THE BIG SCREEN SCENE: Martha MacIsaac has gone from "Superbad" to super good as her career has taken off since appearing in the popular Judd Apatow movie. Now she's starring in a Wes Craven remake and she's holding her own against Val Kilmer in the upcoming movie "The Thaw." "It really put me in another direction completely," says the Canadian actress of starring in Apatow's teen comedy. "I've been recognized a lot more by people my own age so that's been interesting, but everyone always has really nice things to say. Certainly doing Canadian TV shows and doing a widely successfully American movie puts you in a whole other ballgame.
Fans can catch a different side of MacIsaac as she stars in "The Last House On the Left," which hits theatres on March 13. "It's a little daunting to do a remake that is sort of a cult classic, so hopefully we did it justice," says MacIsaac, who tells us it wasn't hard pretending to be scared. "I'm kind of a big chicken, so horror films are not high on my list of something I can watch comfortably, but it's still an honor to be a part of a Wes Craven project."
Of course getting the chance to work with veteran actor Val Kilmer had its highlights as well. "He and I got along really well. We have similar senses of humor so we made each other laugh a lot," she recalls. The two play father and daughter in the thriller about a group of students who discover that a deadly prehistoric parasite has been released in the arctic due to global warming.
GIRL ON THE MOVE: Olympic Gold Medal–winning gymnast Shawn Johnson tells us she's finding being a contestant on "Dancing With the Stars" is "very challenging and very scary — just not my comfort zone. It makes me really nervous, but hopefully I'll work through it." Does she find dancing comes naturally to her? "Not really," she admits. "It's hard and I've been working really hard to get things the way they're supposed to be." Looking ahead, would the 17-year-old Johnson like to go out on a "Dancing With the Stars" tour? She says, "I'm not sure yet. I'm taking it one day at a time — but I'd love to."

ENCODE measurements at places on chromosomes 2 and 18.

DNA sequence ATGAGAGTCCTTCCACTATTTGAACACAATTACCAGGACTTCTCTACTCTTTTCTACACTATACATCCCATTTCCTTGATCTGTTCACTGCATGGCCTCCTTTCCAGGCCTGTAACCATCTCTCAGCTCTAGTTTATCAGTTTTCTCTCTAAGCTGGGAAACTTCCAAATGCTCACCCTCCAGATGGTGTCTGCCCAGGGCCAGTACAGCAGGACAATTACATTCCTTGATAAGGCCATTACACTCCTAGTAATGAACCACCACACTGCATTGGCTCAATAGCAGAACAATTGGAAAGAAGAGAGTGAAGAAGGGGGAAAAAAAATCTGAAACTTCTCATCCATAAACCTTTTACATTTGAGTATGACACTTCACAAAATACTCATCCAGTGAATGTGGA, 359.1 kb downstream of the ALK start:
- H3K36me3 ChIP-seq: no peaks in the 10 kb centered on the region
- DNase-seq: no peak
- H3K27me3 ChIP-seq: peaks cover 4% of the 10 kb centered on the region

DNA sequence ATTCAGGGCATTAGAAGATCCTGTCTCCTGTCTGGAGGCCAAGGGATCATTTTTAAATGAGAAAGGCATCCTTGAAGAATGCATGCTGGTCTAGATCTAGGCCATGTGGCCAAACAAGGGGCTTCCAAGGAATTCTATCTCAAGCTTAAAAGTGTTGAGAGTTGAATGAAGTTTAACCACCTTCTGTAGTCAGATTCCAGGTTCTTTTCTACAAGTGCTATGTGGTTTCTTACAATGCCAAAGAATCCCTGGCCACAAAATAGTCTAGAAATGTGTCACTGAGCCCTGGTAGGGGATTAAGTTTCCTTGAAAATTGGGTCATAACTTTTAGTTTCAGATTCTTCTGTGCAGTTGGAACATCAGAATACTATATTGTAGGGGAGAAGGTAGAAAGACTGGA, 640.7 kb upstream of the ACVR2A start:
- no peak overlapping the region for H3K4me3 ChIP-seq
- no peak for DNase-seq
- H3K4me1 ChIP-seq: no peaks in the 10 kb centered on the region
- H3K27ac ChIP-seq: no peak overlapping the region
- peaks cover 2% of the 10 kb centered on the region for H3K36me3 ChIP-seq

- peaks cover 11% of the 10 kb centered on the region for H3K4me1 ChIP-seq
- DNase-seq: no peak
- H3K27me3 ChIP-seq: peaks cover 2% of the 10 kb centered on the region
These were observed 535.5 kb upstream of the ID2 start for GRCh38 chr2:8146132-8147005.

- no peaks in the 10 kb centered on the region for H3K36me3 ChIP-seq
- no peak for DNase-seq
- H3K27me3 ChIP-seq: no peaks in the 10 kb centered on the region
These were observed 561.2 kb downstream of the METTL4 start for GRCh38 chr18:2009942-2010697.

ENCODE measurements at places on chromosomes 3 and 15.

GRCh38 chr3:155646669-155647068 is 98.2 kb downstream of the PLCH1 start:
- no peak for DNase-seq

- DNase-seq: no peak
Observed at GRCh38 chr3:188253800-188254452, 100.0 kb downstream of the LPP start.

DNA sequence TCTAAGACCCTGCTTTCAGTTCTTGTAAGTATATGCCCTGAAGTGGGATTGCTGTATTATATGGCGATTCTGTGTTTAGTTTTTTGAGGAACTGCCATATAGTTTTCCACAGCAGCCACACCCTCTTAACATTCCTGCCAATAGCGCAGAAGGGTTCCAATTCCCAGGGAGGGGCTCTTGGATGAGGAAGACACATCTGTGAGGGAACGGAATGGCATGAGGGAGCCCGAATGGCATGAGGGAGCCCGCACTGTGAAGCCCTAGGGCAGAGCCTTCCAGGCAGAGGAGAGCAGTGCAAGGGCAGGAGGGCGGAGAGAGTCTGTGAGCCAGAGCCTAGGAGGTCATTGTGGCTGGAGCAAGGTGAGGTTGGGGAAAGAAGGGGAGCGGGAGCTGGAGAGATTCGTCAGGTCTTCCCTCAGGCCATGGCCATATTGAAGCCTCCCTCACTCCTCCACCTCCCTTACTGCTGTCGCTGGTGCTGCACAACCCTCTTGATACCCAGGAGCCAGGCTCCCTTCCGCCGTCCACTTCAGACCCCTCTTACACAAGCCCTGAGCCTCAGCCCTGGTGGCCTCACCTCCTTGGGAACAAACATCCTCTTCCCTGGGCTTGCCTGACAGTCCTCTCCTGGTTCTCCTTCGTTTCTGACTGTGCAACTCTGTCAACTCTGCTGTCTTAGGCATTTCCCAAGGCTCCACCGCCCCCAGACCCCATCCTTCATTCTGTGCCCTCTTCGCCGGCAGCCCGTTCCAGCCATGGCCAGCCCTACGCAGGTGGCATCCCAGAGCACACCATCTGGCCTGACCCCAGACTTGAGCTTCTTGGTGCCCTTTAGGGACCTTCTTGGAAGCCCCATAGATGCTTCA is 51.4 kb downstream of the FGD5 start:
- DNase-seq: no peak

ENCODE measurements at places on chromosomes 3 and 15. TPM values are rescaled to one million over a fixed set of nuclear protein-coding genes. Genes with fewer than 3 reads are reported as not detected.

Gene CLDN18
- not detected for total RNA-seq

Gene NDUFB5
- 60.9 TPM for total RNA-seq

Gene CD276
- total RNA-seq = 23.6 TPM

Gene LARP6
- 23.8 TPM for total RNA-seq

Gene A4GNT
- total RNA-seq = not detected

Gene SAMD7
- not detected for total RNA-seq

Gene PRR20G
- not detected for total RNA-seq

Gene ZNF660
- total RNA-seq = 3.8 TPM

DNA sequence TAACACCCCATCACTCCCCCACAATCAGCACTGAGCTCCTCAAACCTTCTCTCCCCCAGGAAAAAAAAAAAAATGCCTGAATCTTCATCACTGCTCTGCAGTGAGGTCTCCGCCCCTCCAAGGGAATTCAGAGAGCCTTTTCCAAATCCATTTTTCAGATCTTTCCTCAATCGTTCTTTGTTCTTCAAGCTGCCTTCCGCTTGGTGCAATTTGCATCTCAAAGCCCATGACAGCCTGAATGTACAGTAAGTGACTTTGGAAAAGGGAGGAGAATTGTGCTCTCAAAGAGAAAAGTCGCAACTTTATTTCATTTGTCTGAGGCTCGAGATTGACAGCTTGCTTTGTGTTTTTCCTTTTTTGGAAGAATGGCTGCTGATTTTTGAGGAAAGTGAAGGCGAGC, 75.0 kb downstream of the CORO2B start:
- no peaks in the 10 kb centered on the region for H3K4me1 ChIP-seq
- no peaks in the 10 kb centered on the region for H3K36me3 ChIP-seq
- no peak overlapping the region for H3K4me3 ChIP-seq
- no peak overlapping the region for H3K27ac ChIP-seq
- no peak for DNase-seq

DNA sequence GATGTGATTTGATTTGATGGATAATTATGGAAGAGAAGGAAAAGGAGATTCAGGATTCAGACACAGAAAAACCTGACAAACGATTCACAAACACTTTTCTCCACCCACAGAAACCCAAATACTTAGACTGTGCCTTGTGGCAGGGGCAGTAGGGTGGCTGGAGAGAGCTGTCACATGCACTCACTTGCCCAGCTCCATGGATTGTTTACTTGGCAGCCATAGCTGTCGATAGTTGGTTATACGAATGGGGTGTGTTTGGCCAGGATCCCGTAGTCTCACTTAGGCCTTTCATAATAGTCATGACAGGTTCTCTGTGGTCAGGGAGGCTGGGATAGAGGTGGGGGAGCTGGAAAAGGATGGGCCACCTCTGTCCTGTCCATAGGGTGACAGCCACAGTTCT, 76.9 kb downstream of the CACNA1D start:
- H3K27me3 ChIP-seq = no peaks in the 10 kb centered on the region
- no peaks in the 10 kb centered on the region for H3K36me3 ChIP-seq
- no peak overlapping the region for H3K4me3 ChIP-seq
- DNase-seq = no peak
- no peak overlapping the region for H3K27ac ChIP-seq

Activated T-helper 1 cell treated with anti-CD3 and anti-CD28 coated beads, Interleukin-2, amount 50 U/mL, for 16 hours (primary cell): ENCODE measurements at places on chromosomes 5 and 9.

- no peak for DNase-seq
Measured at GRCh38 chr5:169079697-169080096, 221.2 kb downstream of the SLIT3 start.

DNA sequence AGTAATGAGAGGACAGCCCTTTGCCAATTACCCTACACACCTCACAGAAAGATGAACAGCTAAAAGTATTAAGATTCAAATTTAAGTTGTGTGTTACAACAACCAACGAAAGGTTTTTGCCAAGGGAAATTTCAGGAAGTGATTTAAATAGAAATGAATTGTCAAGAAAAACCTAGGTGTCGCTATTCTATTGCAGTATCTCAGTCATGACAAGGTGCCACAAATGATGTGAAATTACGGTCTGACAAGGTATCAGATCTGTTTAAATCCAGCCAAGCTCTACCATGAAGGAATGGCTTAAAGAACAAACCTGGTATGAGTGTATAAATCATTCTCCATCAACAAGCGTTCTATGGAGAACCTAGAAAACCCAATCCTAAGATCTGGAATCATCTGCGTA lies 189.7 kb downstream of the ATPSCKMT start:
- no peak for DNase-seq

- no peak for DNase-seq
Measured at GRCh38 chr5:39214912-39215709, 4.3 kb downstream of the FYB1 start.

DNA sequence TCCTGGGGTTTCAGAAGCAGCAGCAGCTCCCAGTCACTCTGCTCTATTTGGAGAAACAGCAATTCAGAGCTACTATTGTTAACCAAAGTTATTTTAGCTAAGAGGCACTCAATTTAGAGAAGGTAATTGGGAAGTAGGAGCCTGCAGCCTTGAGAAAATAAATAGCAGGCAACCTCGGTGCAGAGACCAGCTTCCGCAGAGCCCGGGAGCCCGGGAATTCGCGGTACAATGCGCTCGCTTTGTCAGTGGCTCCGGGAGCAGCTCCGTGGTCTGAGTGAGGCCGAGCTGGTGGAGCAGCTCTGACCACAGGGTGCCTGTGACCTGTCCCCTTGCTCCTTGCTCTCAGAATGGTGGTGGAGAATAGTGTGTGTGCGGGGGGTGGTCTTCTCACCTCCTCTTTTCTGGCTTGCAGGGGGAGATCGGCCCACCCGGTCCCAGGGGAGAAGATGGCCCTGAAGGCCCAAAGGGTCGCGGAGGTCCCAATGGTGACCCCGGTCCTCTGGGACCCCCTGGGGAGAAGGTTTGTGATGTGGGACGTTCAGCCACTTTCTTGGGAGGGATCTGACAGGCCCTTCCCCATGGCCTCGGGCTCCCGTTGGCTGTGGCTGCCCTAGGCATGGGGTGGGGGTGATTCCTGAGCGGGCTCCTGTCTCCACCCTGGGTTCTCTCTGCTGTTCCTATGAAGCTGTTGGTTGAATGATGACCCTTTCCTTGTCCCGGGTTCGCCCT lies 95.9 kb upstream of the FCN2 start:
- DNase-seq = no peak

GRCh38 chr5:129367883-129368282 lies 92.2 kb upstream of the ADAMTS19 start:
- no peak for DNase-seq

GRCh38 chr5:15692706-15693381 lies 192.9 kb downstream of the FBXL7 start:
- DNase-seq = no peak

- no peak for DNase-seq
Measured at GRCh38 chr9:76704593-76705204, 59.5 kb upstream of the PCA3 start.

AHA!: Patrick Warburton has been busy filming the third season of "Rules of Engagement," but the actor tells us he makes sure to fit in one of his passions: voiceover work. Not only has he been providing the voice of Joe Swanson on "Family Guy," but he's also got the movie "Hoodwinked 2" on the way. "I love doing the cartoons. I can't say that I prefer acting over voiceovers or vice versa, but I do love doing the Disney stuff and I love the Adult Swim stuff," he tells us. "You can do the voiceover stuff, then sneak out to the golf course for 18 holes, and then come home in the early evening shortly after the kids have gotten back from school and act like you've been at work all day long."
With reports by Stephanie DuBois and Emily Feimster.
To find out more about Marilyn Beck and Stacy Jenel Smith and read their past columns, visit the Creators Syndicate Web page at www.creators.com.
COPYRIGHT 2009 MARILYN BECK AND STACY JENEL SMITH
DISTRIBUTED BY CREATORS SYNDICATE, INC.